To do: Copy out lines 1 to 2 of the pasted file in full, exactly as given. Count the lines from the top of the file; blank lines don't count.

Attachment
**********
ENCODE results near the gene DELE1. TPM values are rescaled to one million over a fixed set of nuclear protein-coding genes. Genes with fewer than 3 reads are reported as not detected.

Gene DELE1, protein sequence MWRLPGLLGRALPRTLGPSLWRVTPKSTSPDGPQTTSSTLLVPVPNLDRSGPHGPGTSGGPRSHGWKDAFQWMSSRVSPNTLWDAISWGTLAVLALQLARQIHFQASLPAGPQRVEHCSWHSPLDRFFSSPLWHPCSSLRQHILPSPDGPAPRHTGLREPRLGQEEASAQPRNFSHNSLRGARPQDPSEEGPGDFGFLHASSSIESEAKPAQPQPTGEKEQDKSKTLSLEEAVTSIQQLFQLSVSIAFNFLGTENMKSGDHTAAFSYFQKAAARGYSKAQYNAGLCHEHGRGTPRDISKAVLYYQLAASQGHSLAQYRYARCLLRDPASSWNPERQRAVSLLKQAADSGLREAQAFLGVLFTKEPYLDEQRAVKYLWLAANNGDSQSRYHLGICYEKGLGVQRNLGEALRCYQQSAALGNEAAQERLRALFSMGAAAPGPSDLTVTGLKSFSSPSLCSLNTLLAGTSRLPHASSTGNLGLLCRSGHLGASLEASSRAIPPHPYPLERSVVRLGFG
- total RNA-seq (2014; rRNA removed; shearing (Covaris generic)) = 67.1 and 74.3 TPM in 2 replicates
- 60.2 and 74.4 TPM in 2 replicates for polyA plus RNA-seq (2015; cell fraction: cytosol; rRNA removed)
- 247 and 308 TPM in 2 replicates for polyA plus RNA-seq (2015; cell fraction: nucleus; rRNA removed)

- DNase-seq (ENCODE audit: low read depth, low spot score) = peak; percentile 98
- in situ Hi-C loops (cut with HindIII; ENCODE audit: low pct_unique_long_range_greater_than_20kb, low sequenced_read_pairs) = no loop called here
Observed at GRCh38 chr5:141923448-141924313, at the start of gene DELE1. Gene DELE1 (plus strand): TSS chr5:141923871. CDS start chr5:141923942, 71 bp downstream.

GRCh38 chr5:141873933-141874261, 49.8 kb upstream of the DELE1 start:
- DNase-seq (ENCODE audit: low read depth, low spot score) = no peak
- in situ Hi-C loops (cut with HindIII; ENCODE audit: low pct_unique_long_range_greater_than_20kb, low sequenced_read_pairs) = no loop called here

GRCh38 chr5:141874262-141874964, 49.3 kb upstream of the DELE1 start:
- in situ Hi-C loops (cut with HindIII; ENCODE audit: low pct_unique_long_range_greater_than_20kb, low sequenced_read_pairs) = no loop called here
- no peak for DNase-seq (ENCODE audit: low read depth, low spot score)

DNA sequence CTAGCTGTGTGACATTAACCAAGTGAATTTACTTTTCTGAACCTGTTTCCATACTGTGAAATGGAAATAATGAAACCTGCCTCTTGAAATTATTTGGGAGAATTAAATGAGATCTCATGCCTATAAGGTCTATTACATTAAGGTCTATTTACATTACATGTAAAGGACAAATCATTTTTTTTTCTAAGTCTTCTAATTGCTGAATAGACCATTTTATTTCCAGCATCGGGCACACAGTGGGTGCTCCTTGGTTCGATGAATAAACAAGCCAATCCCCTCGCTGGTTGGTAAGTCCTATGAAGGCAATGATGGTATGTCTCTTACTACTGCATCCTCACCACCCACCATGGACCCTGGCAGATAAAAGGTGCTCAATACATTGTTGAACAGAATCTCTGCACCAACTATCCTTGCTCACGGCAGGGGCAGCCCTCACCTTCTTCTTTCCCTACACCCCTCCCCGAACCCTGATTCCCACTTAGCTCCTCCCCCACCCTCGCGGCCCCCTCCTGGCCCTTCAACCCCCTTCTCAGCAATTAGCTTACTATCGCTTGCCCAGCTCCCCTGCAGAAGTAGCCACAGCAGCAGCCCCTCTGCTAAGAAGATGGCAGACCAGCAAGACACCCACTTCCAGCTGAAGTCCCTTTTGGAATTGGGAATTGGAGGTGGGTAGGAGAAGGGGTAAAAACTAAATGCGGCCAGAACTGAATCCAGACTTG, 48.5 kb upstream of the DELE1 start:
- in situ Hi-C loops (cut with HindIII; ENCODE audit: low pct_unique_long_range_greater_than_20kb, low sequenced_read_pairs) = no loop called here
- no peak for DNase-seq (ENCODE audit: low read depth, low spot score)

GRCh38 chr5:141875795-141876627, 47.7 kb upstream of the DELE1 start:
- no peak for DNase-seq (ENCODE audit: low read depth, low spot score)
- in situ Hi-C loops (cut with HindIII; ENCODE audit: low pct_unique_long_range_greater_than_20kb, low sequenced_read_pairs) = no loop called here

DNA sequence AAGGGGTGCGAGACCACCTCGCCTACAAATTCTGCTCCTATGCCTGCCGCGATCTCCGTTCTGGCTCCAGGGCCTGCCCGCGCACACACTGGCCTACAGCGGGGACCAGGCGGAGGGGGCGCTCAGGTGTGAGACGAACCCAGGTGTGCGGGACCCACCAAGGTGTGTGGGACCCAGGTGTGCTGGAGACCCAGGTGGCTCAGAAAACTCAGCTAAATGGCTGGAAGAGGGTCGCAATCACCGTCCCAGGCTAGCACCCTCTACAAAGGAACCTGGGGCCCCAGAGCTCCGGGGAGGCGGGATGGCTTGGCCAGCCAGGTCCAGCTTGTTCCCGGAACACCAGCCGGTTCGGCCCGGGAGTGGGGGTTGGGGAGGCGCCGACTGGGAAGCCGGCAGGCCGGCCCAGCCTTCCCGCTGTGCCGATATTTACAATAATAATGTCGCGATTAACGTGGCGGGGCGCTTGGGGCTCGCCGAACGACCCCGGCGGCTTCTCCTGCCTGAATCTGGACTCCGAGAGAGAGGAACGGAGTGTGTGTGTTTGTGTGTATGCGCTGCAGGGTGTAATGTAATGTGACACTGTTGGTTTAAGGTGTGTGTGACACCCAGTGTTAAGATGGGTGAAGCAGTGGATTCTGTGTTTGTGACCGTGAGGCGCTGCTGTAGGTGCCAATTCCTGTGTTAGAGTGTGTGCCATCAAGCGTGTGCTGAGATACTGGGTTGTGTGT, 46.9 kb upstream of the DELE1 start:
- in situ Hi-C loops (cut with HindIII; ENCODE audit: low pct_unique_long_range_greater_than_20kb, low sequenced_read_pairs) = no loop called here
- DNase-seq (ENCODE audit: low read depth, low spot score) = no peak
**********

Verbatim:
ENCODE results near the gene DELE1. TPM values are rescaled to one million over a fixed set of nuclear protein-coding genes. Genes with fewer than 3 reads are reported as not detected.

Gene DELE1, protein sequence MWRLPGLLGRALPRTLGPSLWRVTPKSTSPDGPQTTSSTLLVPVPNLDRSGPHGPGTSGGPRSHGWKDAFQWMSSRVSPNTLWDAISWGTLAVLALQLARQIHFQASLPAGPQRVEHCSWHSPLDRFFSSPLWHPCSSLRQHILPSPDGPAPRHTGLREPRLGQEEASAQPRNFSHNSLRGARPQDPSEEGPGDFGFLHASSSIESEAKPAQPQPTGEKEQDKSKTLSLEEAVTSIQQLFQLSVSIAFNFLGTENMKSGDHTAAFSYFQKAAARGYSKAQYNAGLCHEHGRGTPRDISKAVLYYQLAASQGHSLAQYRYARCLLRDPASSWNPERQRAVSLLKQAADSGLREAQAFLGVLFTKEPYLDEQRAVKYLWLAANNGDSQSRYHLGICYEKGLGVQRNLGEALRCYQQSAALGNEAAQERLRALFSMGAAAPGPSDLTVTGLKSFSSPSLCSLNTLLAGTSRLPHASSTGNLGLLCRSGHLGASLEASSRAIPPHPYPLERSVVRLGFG